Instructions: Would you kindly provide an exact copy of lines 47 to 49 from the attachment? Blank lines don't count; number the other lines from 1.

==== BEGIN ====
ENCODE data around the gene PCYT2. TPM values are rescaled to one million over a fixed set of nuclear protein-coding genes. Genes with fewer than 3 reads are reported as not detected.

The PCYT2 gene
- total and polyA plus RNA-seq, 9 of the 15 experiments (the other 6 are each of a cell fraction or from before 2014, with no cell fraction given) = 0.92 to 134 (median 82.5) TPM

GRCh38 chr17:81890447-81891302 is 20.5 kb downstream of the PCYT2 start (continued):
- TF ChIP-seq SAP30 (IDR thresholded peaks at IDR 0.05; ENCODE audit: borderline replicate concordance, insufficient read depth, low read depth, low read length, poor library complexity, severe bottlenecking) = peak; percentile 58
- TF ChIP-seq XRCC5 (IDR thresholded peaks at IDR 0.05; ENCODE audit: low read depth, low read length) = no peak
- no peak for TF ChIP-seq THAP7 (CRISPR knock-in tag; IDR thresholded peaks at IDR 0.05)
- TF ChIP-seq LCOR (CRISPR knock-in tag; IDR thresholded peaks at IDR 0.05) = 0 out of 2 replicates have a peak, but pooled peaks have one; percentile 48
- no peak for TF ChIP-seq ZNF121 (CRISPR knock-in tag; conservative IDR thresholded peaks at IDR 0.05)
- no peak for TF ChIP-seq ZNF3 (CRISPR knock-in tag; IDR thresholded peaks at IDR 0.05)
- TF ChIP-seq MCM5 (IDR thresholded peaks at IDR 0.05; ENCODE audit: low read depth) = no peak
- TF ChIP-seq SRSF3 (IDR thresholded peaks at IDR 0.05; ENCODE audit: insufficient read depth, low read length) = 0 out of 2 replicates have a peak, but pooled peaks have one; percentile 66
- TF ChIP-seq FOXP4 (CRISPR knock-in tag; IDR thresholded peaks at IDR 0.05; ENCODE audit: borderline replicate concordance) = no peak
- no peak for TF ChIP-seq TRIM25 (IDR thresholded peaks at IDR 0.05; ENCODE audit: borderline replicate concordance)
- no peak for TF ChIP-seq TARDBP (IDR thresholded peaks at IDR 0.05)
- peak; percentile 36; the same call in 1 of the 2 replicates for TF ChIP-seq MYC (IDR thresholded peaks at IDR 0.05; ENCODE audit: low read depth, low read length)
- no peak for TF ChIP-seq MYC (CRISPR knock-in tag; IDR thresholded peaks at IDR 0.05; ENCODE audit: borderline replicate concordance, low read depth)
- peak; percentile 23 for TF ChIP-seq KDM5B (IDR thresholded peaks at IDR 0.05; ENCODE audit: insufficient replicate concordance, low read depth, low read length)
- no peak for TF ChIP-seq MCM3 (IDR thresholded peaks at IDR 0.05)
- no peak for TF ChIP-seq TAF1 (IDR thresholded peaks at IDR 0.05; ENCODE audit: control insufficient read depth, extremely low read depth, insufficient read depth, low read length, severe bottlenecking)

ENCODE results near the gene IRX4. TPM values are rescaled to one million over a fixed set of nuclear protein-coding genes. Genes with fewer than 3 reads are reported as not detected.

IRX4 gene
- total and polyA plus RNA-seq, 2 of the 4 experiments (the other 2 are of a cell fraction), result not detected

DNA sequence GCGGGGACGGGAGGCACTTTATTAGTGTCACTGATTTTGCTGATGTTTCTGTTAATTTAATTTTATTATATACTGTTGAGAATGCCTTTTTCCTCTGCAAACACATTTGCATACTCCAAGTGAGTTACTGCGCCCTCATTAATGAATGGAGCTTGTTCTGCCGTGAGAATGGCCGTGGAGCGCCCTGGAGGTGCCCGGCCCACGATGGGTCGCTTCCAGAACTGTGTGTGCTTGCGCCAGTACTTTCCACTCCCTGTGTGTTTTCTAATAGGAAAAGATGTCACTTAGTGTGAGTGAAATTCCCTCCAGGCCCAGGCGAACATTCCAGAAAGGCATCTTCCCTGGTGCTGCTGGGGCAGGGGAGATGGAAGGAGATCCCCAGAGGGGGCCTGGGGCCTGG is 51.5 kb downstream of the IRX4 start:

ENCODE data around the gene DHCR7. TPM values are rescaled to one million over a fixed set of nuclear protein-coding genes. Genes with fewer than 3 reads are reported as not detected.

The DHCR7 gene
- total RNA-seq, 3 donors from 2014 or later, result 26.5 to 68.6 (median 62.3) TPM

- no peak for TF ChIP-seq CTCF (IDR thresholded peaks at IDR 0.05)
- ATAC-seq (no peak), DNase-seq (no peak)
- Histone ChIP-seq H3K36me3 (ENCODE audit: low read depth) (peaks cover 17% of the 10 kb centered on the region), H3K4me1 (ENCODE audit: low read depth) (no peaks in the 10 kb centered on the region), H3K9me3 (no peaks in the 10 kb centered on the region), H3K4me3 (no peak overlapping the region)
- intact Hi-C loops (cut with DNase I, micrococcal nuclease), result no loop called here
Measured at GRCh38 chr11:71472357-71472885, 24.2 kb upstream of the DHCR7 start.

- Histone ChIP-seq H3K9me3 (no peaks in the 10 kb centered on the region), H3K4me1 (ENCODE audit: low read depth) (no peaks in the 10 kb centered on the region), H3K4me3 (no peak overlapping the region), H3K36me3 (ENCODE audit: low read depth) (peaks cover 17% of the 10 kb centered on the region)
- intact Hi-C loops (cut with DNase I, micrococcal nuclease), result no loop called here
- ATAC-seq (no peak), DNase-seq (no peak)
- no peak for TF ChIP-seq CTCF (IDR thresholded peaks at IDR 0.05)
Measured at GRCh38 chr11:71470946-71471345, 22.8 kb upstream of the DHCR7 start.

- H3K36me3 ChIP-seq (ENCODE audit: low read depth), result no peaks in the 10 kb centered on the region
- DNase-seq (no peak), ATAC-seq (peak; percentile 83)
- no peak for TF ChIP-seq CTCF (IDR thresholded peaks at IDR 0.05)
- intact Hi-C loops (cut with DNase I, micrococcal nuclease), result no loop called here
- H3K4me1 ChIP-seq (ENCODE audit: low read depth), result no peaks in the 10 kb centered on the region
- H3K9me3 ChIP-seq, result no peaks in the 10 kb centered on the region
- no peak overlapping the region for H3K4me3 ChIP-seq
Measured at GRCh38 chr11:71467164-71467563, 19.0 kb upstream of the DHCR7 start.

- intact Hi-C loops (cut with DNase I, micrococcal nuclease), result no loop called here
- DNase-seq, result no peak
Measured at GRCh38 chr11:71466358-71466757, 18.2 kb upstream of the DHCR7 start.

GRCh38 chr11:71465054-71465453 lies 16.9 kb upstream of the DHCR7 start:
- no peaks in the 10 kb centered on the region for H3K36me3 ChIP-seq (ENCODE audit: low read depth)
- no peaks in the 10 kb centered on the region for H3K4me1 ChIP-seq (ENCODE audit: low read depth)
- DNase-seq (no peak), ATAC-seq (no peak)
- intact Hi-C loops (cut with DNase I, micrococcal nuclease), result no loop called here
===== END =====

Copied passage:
- DNase-seq, result no peak
Measured at GRCh38 chr11:71466358-71466757, 18.2 kb upstream of the DHCR7 start.

GRCh38 chr11:71465054-71465453 lies 16.9 kb upstream of the DHCR7 start: